Mortgages with loan-to-value ratios of 95% and above in May experienced a refinancing spike, suggesting the Home Affordable Refinancing Program is gaining traction, according to the latest Ellie Mae mortgage origination report.
In May, the average LTV for closed loans broke the 80% mark for the first time since the Pleasanton, Calif.-based mortgage technology firm’s tracking began in August 2011.
“The increase appeared to be driven by an easing of LTVs on conventional refinances (the average LTV was 72% in May compared to 69% in April),” said Jonathan Corr, chief operating officer of Ellie Mae. “Closed conventional refinances with LTVs of 95%-plus jumped to 11%, in May, up from 7.1% in April and 3.6% in March, which may be a sign that HARP 2.0 is helping more borrowers.”
Reflecting the spring home-selling season, the percentage of purchase loans rose to 46% in May, their highest level of 2012, Ellie Mae reported. Loans closed in 46 days on average, one day longer than in April, and refinances took 48 days to close, also one day longer than the previous month”
“The combination of record-low interest rates, flexible HARP 2.0 refinances and a growing perception that housing prices finally may have bottomed are all creating increased demand — and slightly longer waits — for mortgages,” Corr said.
That growing perception might soon get stunted, as Fannie Mae’s economic research team said "risks to the economic outlook have titled to the downside." On Tuesday, it projected home prices won’t reach bottom until 2013 and that the nation’s gross domestic product will grow just 2.2% in 2012.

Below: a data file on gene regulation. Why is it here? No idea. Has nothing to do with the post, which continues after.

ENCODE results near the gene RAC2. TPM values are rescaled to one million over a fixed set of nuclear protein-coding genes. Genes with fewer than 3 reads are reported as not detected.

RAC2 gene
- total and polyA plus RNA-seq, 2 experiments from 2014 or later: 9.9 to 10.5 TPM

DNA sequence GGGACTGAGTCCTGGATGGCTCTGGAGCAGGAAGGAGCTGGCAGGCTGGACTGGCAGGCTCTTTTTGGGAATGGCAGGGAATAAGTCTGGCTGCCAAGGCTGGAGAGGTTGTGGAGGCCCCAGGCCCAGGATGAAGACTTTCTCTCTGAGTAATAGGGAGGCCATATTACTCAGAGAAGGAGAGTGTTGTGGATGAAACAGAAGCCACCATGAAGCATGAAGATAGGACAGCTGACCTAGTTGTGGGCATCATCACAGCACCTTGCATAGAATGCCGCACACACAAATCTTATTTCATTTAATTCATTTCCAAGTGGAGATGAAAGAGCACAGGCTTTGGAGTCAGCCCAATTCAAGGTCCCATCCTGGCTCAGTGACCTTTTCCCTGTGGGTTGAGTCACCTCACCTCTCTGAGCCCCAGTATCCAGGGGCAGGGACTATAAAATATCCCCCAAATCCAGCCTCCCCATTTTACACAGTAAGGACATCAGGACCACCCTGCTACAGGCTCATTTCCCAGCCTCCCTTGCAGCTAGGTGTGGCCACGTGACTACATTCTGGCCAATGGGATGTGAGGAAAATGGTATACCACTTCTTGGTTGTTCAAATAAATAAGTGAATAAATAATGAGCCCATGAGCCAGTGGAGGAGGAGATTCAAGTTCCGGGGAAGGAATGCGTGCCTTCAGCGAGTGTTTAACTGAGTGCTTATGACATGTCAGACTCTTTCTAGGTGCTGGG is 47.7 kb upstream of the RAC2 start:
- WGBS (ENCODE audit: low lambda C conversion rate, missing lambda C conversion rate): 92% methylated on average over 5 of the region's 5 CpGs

Additionally, the volume of mortgage applications filed remained virtually unchanged for the week ending June 15, with the number of filings edging up a slight 0.8% from a week earlier, according to the Mortgage Bankers Association.
The MBA reported that refinance volume increased again last week, but the composition of activity changed markedly.
"Despite rates remaining near all-time lows, conventional refinance application volume declined, and the HARP share of refinance activity dropped to 20%,” said Michael Fratantoni, MBA vice president of research and economics.
The number of refinanced Fannie Mae and Freddie Mac mortgages nearly doubled in the first quarter as the largest banks launched the new version of HARP.
Ellie Mae also found that credit scores for closed loans decreased slightly to 744 in May, with the biggest drop in Federal Housing Administration refinances, where the average credit score declined to 713 in May from April’s average of 720.
Click on image below for Ellie Mae's May findings:
In 2011, about 2 million loan applications ran through Ellie Mae’s mortgage management software, or 20% of all mortgage originations. The company’s report mines its data from a sampling of about 33% of all mortgage applications that were initiated on its origination platform.